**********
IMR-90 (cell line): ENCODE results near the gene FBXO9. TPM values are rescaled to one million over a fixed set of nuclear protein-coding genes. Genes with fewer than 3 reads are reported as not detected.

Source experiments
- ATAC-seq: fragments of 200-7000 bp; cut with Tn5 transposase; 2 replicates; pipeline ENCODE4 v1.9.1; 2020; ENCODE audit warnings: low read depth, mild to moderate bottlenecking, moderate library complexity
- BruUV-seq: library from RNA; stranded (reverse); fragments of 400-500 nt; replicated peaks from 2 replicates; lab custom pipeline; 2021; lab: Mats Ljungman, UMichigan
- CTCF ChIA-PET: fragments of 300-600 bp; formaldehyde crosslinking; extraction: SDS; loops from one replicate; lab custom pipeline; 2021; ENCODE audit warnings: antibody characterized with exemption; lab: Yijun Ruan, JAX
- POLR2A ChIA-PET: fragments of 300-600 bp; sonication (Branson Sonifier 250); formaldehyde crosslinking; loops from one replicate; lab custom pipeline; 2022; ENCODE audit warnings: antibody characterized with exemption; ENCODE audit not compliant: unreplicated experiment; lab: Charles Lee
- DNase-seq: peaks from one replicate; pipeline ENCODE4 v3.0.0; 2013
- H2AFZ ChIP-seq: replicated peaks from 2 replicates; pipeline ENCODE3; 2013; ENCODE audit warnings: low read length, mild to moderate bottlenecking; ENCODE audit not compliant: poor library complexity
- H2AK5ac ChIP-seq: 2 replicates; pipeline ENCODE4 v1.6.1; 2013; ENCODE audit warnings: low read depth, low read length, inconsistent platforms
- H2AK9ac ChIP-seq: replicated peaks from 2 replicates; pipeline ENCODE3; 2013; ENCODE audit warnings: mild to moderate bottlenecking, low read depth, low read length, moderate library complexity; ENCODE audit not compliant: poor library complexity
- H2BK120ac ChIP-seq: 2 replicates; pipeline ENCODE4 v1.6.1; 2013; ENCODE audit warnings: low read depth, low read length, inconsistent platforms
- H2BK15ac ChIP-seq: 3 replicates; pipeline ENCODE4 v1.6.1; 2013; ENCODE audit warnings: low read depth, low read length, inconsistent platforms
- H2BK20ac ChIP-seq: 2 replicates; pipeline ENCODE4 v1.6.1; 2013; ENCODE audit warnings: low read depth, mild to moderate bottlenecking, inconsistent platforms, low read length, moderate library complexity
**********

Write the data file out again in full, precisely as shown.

IMR-90 (cell line): ENCODE results near the gene FBXO9. TPM values are rescaled to one million over a fixed set of nuclear protein-coding genes. Genes with fewer than 3 reads are reported as not detected.

Source experiments
- ATAC-seq: fragments of 200-7000 bp; cut with Tn5 transposase; 2 replicates; pipeline ENCODE4 v1.9.1; 2020; ENCODE audit warnings: low read depth, mild to moderate bottlenecking, moderate library complexity
- BruUV-seq: library from RNA; stranded (reverse); fragments of 400-500 nt; replicated peaks from 2 replicates; lab custom pipeline; 2021; lab: Mats Ljungman, UMichigan
- CTCF ChIA-PET: fragments of 300-600 bp; formaldehyde crosslinking; extraction: SDS; loops from one replicate; lab custom pipeline; 2021; ENCODE audit warnings: antibody characterized with exemption; lab: Yijun Ruan, JAX
- POLR2A ChIA-PET: fragments of 300-600 bp; sonication (Branson Sonifier 250); formaldehyde crosslinking; loops from one replicate; lab custom pipeline; 2022; ENCODE audit warnings: antibody characterized with exemption; ENCODE audit not compliant: unreplicated experiment; lab: Charles Lee
- DNase-seq: peaks from one replicate; pipeline ENCODE4 v3.0.0; 2013
- H2AFZ ChIP-seq: replicated peaks from 2 replicates; pipeline ENCODE3; 2013; ENCODE audit warnings: low read length, mild to moderate bottlenecking; ENCODE audit not compliant: poor library complexity
- H2AK5ac ChIP-seq: 2 replicates; pipeline ENCODE4 v1.6.1; 2013; ENCODE audit warnings: low read depth, low read length, inconsistent platforms
- H2AK9ac ChIP-seq: replicated peaks from 2 replicates; pipeline ENCODE3; 2013; ENCODE audit warnings: mild to moderate bottlenecking, low read depth, low read length, moderate library complexity; ENCODE audit not compliant: poor library complexity
- H2BK120ac ChIP-seq: 2 replicates; pipeline ENCODE4 v1.6.1; 2013; ENCODE audit warnings: low read depth, low read length, inconsistent platforms
- H2BK15ac ChIP-seq: 3 replicates; pipeline ENCODE4 v1.6.1; 2013; ENCODE audit warnings: low read depth, low read length, inconsistent platforms
- H2BK20ac ChIP-seq: 2 replicates; pipeline ENCODE4 v1.6.1; 2013; ENCODE audit warnings: low read depth, mild to moderate bottlenecking, inconsistent platforms, low read length, moderate library complexity